The speaker of the Maine House is calling on a state representative to resign over allegations that he violated Maine’s Clean Election Act during his 2022 campaign.

Rep. Clinton E. Collamore Sr., D-Waldoboro, was indicted last month on multiple counts of aggravated forgery, unsworn falsification and violations of the Clean Election Act, according to the Dec. 15 indictment filed in Lincoln County Superior Court.

Rep. Clinton Collamore

House Speaker Rachel Talbot Ross, D-Portland, has asked Collamore, 62, to step down.

“In light of these allegations, the speaker of the House is requesting Rep. Collamore’s immediate resignation,” according to a statement Tuesday afternoon by Talbot Ross’ spokesperson, Mary-Erin Casale. Casale said Talbot Ross would have no further comment on the matter.

Collamore’s 42-page indictment alleges he committed 20 counts of aggravated forgery, a Class B crime punishable by up to 10 years in prison and a $20,000 fine; 11 counts of unsworn falsification (Class D); and one count of violating Maine’s Clean Election Act (Class E).

Jonathan Wayne, executive director of the Maine Commission on Governmental Ethics, issued a memo Tuesday updating commission members on election misconduct allegations against Collamore and Matthew Toth of Sanford, an unsuccessful Republican candidate for House District 143. Toth eventually withdrew from the November 2022 general election after being denied clean election funds. Both matters are scheduled to go before the Maine Ethics Commission at its Jan. 30 meeting.


About 200 legislative candidates receive Clean Election Act funding each election year, Wayne said. To qualify, candidates must collect Qualifying Contributions, or QCs, of $5 each from at least 60 registered voters in their district and submit them to the commission’s office by April 20 of the election year. A contributor must give $5 and sign a form affirming their contribution came from personal funds.

Commission staff determined that Collamore forged several contributor signatures. He received more than $14,000 in Maine Clean Election Act funds.

“Staff re-examined the forms and identified more than 30 contributors whose signatures did not seem genuine. Our opinion was that the candidate had signed for the contributors,” Wayne wrote in his memo to the commission.

The commission referred both cases to the Office of the Attorney General for further investigation. The AG’s office obtained criminal indictments for both candidates, Wayne said. The indictment against Toth was handed up on Dec. 5, 2022. Toth could not be reached Tuesday night for comment.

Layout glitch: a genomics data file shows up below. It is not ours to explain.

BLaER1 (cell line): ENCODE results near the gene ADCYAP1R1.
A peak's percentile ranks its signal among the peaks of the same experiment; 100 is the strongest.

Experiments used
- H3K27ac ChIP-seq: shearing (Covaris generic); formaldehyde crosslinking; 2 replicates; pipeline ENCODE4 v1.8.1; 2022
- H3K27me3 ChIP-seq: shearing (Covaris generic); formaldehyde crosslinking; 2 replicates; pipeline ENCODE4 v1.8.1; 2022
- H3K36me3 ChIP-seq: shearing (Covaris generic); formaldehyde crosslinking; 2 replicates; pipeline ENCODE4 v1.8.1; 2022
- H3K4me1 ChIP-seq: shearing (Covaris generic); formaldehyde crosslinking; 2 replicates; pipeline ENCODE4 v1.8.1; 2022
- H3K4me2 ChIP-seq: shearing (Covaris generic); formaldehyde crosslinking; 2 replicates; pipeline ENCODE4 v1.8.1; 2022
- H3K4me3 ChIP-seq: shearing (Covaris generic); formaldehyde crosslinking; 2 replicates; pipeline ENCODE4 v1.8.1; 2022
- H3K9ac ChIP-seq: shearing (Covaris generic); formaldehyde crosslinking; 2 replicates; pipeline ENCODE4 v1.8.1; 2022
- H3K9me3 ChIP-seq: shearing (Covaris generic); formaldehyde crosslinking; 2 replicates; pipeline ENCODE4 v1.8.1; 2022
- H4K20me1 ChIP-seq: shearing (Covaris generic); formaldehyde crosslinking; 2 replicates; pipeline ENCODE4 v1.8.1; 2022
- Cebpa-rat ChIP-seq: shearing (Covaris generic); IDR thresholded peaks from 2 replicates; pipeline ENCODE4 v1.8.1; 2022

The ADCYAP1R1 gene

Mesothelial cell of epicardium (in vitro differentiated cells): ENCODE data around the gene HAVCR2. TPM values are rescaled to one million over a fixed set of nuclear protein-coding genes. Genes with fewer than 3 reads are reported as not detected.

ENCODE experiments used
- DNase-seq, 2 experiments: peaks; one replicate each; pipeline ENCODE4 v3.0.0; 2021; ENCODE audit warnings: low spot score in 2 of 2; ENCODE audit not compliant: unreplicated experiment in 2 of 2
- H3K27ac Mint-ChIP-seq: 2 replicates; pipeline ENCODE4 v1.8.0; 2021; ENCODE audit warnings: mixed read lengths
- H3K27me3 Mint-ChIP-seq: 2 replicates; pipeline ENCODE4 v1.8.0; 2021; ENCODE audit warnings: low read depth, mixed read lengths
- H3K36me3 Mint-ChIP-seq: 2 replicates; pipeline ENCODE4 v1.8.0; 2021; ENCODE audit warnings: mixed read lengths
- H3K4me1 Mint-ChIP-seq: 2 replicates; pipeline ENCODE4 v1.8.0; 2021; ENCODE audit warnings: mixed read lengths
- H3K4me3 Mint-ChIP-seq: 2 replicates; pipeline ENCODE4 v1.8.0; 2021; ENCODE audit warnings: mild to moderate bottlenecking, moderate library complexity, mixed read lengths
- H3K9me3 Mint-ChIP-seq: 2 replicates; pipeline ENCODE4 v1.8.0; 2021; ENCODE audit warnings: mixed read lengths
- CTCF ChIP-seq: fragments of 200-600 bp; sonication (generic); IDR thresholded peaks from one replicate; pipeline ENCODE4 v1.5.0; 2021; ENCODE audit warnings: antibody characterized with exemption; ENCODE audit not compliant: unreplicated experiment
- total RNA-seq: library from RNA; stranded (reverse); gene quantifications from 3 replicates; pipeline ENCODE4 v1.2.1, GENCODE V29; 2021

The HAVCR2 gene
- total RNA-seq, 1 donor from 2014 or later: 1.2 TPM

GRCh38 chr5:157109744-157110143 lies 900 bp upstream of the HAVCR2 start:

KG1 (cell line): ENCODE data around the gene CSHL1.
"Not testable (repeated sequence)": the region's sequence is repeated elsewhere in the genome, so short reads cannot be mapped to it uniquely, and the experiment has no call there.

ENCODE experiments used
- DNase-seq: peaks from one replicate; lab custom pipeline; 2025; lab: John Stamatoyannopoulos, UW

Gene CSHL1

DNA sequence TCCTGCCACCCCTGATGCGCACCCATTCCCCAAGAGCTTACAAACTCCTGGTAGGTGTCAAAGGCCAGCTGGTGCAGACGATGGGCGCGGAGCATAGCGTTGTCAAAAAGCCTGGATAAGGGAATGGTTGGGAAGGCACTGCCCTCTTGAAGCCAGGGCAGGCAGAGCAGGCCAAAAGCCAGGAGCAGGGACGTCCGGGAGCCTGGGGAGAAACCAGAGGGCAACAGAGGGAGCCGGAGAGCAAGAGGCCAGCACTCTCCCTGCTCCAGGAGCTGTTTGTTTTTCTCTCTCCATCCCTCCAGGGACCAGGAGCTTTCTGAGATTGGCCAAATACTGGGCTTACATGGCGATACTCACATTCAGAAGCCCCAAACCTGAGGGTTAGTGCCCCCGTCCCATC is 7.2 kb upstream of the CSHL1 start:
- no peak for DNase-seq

Attempts to reach Collamore Tuesday were also unsuccessful. He did not answer his cell phone or respond to an email message, and a message left at the offices of his Boothbay Harbor attorney was not returned.

Collamore won the House District 45 seat in November by a thin margin over Republican challenger Lynn Madison. District 45 includes Waldoboro, Bremen and Louds Island in Lincoln County and the Knox County towns of Friendship and Washington.


The Lincoln County Democrats described Collamore, in a profile posted after he announced he was running, as a fourth-generation lobsterman, a graduate of Medomak Valley High School, and a graduate of the University of Maine Augusta, where he obtained a bachelor’s degree in public administration. He worked as a machinist at Bath Iron Works for 20 years and was president of the shipyard’s machinists union. He is also a fisherman and served as a Waldoboro selectman for more than 18 years.

According to state lobster license records, Collamore captains “Just Right,” a 37-foot boat based in Bremen. In 2019, he landed 15,975 pounds of lobster.

Former Rep. David R. Burns, a Republican from Alfred, was indicted on forgery and theft charges in 2012 after he won the House District 138 seat. He diverted more than $1,000 in public campaign funds to pay personal expenses, then filed false campaign finance reports, according to the indictment.

Burns was sentenced in June 2012 to six months in jail after pleading guilty to misdemeanor forgery and theft charges in connection with his 2010 election campaign. Burns represented House District 138 for a little more than a year before resigning his seat.

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